Oil has surged recently but currently trades at the top of a descending channel. It has been consolidating there for several sessions. A pop above the consolidation is possible within the next week, but over the next month I expect oil prices to decline back toward the bottom of the channel at $42 to $40.
While a breakout above the descending channel would be a positive thing, there are a couple things which have me leaning more toward the decline.
- The high number of speculative long positions after the recent run up (green line along bottom of chart above). We are approaching the same speculative COT levels we saw in February which marked the top. If the speculators are all in the longs already, who is left to keep buying? That said, this isn’t a perfect tool, and speculative buying could keep increasing pushing the price up, but the buyers look to be stretched a little thin in light of the other evidence.
- Another piece of evidence is the oil stocks themselves. S&P Oil & Gas Exploration and Production ETF (XOP) has been under a lot of pressure lately, and continues to decline within the confines of a descending channel. Target: $29 to $28.
- While the divergence between XOP and oil is somewhat relevant just by looking at the charts, the ratio of XOP/Oil-futures shows that the stocks have been underperforming oil. If oil were to enter a strong uptrend, the opposite should be happening. In strong oil uptrends, XOP should be strong and the ratio should be rising showing wide-spread buying interest in the sector. Right now, that is not happening.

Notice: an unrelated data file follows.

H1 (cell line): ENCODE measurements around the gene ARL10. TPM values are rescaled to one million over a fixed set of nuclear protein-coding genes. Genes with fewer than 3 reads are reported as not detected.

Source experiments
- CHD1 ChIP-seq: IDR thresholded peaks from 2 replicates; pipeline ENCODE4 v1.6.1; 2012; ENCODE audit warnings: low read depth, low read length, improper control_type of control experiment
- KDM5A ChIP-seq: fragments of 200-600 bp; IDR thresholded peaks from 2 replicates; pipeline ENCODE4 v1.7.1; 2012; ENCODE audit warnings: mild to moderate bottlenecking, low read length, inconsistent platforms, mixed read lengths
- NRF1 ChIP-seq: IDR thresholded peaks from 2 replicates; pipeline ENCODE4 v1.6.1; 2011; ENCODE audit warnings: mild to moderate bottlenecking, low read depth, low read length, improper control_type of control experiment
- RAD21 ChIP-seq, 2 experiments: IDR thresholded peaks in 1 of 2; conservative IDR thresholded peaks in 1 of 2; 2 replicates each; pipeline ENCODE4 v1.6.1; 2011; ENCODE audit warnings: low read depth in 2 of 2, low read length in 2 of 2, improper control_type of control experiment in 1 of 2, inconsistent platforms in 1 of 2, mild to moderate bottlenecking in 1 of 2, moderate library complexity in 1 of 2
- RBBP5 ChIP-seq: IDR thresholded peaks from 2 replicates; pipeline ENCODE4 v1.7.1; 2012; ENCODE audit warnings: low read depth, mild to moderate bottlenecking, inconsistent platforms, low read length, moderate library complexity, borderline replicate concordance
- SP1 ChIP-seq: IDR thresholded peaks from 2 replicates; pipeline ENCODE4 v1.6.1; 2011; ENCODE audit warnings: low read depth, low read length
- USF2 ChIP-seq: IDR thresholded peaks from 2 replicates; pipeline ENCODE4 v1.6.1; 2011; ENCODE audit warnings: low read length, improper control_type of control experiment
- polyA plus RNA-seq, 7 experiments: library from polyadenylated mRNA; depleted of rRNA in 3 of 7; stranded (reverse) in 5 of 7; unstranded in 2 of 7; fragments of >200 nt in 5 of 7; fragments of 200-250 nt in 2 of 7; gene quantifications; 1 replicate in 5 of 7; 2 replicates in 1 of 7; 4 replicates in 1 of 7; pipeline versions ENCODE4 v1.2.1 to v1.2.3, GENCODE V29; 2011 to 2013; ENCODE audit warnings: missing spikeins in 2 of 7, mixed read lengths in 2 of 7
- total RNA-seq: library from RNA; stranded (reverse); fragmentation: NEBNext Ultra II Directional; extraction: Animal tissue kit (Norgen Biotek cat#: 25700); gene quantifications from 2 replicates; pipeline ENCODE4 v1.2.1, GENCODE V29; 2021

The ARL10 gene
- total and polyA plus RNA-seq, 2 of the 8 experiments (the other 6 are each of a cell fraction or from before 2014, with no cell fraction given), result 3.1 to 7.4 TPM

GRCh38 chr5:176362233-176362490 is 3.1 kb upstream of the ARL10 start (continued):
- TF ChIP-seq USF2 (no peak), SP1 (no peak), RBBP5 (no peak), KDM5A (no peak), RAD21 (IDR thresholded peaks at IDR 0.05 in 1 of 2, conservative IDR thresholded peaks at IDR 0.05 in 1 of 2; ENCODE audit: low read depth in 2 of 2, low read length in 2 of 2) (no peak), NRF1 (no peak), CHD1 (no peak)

There are some parts of the energy sector that are doing better than others. For example, some of the pipeline stocks are doing quite well. I had some positions in these earlier in the year, but have since liquidated them as the prices were starting to look quite inflated relative to earnings.
Eventually there will be a better buying opportunity in this sector. Right now just doesn’t seem to be it. The stocks are unloved, and oil is at a point where it could head lower, putting even more downward pressure on those stocks. Before buying with any vigor I would want to see some of these negatives start to turn around.
By Cory Mitchell, CMT
Swing trades are trades that last several days to several weeks, and capture short-term bursts of momentum. Since many of these oil stocks do have big swings, both up and down (although, right now mostly focused on the down), there are swing trading opportunities in this sector and in others. Interested in learning how to swing trade stocks? Check out my Stock Market Swing Trading Video Course.
Disclosure: I have a short swing trade in oil. I have one oil stock in my long-term investment portfolio.